September 2018
Volume 18, Issue 10
Open Access
Vision Sciences Society Annual Meeting Abstract  |   September 2018
Predictions Guide Gaze in Scene Search
Author Affiliations
  • Steven Luke
    Department of Psychology, Brigham Young UniversityNeuroscience Center, Brigham Young University
  • Benjamin Jafek
    Department of Computer Science, Brigham Young University
Journal of Vision September 2018, Vol.18, 240. doi:
  • Views
  • Share
  • Tools
    • Alerts
      This feature is available to authenticated users only.
      Sign In or Create an Account ×
    • Get Citation

      Steven Luke, Benjamin Jafek; Predictions Guide Gaze in Scene Search. Journal of Vision 2018;18(10):240.

      Download citation file:

      © ARVO (1962-2015); The Authors (2016-present)

  • Supplements

Traditionally, models have focused on the role of visual salience in directing attention during real-world scene processing. However, recent research has suggested that meaningfulness plays a primary role, and specifically that eye gaze is guided by predictions (Henderson, 2016; Henderson & Hayes, 2017). We quantified predictability of search targets using a norming study in which participants were presented with scenes from the SCEGRAM image database (Öhlschläger & Võ, 2017). These scenes did not contain the search target, and participants indicated via mouse click where a given target would likely be located in the scene. Prediction maps were created from the data by applying a gaussian blur (sigma = 1 degree of visual angle). A separate group of participants then searched the scenes for these target objects while their eye movements were tracked. Fixation maps were produced from the eye-tracking data, specifically the location of the first fixation after the initial saccade from image center. Saliency maps werealso created for each image using graph-based visual saliency (Harel, Koch & Perona, 2006). Results indicate that the Prediction maps overlapped significantly with the Fixation maps when the target object was in or near the predicted location (r = 0.33). The Saliency and Fixation maps were more weakly related (r = 0.099). However, this Prediction map advantage disappeared when the target object was in an unusual location (e.g. the cereal bowl was on a chair instead of on the table; Prediction r = 0.095; Saliency r = 0.1). We also report the results of a deep neural network trained to use Predictability maps, saliency maps, and both together to predict eye fixation locations in an image. Together, these data indicate that prediction does guide gaze when peripheral visual information consistent with the prediction is available.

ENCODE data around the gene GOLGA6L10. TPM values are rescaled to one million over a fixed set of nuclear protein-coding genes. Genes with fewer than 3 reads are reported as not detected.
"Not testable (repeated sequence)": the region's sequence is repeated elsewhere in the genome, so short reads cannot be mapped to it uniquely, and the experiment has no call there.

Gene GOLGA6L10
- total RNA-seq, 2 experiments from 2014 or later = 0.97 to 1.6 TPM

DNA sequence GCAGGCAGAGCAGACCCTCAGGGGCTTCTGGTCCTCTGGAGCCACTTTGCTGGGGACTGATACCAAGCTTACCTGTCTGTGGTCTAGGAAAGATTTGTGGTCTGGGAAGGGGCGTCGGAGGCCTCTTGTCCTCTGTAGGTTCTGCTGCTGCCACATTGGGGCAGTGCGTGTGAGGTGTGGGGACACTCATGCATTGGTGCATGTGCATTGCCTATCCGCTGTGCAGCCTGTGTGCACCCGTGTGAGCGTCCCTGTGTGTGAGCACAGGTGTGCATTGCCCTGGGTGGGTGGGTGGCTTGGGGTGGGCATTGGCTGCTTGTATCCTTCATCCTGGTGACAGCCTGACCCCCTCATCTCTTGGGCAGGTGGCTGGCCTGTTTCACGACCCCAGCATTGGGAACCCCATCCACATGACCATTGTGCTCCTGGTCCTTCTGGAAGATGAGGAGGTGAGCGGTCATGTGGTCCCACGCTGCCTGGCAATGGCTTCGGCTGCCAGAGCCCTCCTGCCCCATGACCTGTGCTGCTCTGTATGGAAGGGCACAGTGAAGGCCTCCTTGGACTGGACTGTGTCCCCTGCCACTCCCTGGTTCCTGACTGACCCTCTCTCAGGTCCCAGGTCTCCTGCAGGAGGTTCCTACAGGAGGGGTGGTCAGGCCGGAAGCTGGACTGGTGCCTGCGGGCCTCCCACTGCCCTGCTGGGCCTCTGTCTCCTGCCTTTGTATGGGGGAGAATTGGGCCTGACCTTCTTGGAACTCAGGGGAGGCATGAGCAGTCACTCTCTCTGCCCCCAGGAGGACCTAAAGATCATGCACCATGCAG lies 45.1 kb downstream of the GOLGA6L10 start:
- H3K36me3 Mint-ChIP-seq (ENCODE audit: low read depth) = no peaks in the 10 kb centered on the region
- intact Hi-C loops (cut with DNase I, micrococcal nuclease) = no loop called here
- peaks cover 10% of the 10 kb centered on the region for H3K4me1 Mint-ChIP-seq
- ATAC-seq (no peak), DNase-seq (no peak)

Meeting abstract presented at VSS 2018


This PDF is available to Subscribers Only

Sign in or purchase a subscription to access this content. ×

You must be signed into an individual account to use this feature.